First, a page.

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How to learn from Learning at Work Week

Posted by: , Posted on: - Categories: Defra digital

A lady with short hair and glasses, a selection of books on shelves in the background.

Joya Snowden, Digital Data and Technology Services Capability Development Lead, reflects on how we can all benefit from this annual celebration of learning, even discovering or acquiring new talents and curiosities.

We are always learning. Finding your way to a new place, meeting new people, going to shows, reading, listening, and talking to others, attending a training course in person or online; all of these give us insights and learning. So, what is Learning at Work Week all about?

Helping to build your future
The week is observed UK-wide to bring this to our conscious mind as being an important thing to do. The theme this year is “Creating the Future”, and Defra has taken it a step further to call it “Build your Future”.

Colleagues who have tips and advice for others across the wider Defra organisation were given the floor to present on topics that are close to their hearts, using webinars, ‘all staff’ calls, podcasts, and other ways to share their knowledge, insights, and experiences.

What was happening in your organisation for Learning at Work Week? Did you too have opportunities to join learning sessions or take up new learning opportunities? Did you feel you had the time and capacity to take up those opportunities? Or were you just too busy?

Helping others to build their future
I wrote earlier this year about why I enjoy being a mentor, and how I see my mentoring role being about helping, rather than simply to try and ‘fix’ someone’s problems.

It’s a point I really emphasised in that blog - the fact that a mentor can’t fix things for the mentee; that’s not our role. The mentor might share resources and provide contacts for the mentee, but the mentee sets the agenda and follows it through.  The mentor does not “rescue” the mentee.

A lime green and white graphic which displays the words 'Create the future, Learning at work week, 15th to 21st May 2023.

Learning can benefit your mental health too
Learning supports wellbeing too; this is so true. It can make you feel alive when it fires up your thinking, as your brain makes connections, whether at work or outside. Working with others and collaborating fires up thoughts within the group. The process itself sparks new ideas that spiral as others contribute to it.

Last week also happened to be Mental Health Awareness Week, and the theme this year is anxiety. Anxiety is a normal emotion in us all, but sometimes it can get out of control and become a mental health problem. Lots of things can lead to feelings of anxiety, relationships, starting a new job (or losing one) or other big life events.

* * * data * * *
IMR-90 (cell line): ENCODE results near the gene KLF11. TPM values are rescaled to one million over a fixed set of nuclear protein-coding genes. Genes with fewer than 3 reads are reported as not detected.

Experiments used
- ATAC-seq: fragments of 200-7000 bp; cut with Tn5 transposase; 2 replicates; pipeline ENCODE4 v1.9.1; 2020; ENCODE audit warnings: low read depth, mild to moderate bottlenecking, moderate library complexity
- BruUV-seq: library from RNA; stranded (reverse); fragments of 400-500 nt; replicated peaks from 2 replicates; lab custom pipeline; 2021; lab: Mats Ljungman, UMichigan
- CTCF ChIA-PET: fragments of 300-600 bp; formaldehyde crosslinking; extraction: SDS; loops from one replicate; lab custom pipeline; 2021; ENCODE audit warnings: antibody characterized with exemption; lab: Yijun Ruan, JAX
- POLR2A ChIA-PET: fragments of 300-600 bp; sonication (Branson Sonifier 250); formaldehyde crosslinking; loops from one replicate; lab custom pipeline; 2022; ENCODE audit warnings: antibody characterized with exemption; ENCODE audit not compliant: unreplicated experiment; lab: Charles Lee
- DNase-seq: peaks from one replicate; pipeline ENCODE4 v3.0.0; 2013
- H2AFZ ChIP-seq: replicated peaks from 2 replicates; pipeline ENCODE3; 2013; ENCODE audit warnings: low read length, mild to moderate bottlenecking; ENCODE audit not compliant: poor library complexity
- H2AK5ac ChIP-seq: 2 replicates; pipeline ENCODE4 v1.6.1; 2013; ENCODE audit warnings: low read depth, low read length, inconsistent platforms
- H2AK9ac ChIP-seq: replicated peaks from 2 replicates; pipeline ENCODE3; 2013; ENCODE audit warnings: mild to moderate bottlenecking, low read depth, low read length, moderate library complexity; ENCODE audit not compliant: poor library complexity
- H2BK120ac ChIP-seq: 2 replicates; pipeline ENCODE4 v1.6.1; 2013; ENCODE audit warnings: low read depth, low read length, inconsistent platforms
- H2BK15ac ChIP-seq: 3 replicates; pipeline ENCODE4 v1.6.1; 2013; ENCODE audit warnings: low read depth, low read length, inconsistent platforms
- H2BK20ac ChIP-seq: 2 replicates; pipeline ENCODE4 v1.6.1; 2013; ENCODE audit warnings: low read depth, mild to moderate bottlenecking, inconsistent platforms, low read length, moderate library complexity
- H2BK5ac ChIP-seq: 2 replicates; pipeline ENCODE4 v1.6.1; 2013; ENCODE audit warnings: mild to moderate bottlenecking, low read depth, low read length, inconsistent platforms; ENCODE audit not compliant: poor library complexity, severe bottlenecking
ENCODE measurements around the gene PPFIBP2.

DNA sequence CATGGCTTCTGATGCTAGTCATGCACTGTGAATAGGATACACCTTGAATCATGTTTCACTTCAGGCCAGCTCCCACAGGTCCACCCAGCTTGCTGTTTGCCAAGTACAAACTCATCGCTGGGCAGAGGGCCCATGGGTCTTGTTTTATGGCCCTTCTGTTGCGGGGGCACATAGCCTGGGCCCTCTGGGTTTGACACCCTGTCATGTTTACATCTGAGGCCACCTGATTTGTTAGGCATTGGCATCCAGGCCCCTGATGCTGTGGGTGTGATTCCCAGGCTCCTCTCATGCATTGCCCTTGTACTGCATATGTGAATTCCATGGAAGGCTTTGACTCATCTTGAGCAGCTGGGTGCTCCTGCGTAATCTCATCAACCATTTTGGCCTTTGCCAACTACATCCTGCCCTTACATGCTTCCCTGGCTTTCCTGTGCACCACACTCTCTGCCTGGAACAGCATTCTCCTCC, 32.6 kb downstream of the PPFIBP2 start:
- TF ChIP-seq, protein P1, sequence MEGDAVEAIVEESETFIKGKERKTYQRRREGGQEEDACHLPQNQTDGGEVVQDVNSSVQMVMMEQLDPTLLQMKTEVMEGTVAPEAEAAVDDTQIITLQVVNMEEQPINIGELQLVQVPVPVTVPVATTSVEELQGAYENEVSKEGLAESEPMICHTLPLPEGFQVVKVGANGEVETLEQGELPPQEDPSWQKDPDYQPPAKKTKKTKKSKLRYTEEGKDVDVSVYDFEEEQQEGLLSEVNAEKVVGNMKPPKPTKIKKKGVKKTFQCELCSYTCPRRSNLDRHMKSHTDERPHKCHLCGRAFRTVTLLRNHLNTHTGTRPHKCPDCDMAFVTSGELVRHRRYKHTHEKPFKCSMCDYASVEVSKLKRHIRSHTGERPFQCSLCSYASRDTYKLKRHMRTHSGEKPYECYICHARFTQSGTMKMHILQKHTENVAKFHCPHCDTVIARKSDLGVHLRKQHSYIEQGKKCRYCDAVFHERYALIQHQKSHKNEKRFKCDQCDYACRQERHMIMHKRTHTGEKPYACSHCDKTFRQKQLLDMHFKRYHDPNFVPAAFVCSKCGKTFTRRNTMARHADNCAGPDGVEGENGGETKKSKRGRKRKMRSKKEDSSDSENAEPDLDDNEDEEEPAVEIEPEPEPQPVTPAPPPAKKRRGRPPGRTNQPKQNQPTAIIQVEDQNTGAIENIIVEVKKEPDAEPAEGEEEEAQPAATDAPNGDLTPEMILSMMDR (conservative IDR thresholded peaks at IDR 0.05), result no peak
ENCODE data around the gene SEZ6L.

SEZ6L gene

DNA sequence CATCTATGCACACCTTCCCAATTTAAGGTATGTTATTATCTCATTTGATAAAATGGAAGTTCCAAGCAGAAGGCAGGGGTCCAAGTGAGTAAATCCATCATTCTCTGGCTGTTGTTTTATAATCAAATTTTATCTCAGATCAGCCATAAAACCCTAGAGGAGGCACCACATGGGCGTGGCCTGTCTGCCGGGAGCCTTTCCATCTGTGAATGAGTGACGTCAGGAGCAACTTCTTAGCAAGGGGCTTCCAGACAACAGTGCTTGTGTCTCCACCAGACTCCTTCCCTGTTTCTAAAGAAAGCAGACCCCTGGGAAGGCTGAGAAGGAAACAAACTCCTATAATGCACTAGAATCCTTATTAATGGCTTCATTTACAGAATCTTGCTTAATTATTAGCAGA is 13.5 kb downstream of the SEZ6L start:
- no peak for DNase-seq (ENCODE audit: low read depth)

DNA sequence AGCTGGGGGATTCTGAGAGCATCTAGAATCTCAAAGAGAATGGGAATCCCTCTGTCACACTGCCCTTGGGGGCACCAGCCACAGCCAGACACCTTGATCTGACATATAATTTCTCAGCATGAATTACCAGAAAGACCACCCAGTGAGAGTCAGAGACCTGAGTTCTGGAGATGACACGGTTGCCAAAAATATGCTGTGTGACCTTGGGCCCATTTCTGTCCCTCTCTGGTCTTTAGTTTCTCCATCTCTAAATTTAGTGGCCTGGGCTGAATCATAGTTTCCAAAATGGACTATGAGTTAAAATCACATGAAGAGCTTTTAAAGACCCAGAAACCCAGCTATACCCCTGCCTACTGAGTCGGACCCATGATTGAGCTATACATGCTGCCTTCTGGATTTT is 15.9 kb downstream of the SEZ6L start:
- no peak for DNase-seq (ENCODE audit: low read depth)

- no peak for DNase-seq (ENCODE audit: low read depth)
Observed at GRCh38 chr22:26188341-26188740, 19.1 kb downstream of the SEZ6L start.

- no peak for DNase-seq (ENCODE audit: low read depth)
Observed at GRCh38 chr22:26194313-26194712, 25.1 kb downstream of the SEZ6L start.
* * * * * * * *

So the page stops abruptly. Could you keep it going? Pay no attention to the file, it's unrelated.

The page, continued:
Anxiety can be a blocker to learning too, for example many people really feel the pressure when it comes to exams. Anxiety can even put some off from taking up certain types of learning that might require a test or exam at the end. One study in 2018 showed that a quarter of Scottish parents believed that academic pressure was causing their children to feel stressed (Source: Mental Health Foundation).

The good news - learning can lead to fulfilment
Not only does learning help the learner but our mentors will confirm that it is fulfilling for those who contribute to it. There are so many experienced Digital, Data and Technology Profession (DDaT), project, security, and other skilled practitioners in our organisation who share, support and mentor their colleagues, and in so doing deepen their own knowledge through questions that they are asked.

And then when something works – it can be wonderful! Just think about the reward and recognition schemes that many employers now use to celebrate and recognise achievements.

In Defra, our Special Thanks and Recognition (STaR) scheme is proving a real success when it comes to helping our people feel valued and motivating them to go that extra mile.  STaR recognises the hard work of Defra group employees by providing employee to employee recognition. Peer recognition is so powerful don’t you think?

And when something doesn’t work out, that too is a learning experience that takes us one step closer to our goal.

So, what will you be doing to take advantage of Learning at Work Week? Will you take matters into your hands by seeking out new learning opportunities. Will you get yourself a coach or a mentor? How will you build your future?

Joya Snowden is a Capability Development Lead in Defra Digital Data and Technology Services.

Learning at Work Week is a unique annual event, led nationally by the Campaign for Learning and by employers and learning champions in their organisations. Find out what you and your organisation can do.

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  1. Comment by Luke Conway posted on

    Thank you, Joya Snowden, for sharing this article. Learning at Work Week provides a valuable opportunity for individuals to focus on personal growth and explore new talents and interests. It is a time to emphasize the importance of continuous learning and building our future. I appreciate the efforts made by organizations to provide learning sessions and opportunities for their employees. It is essential to prioritize learning and create a supportive environment that allows individuals to engage in new experiences and expand their knowledge and skills.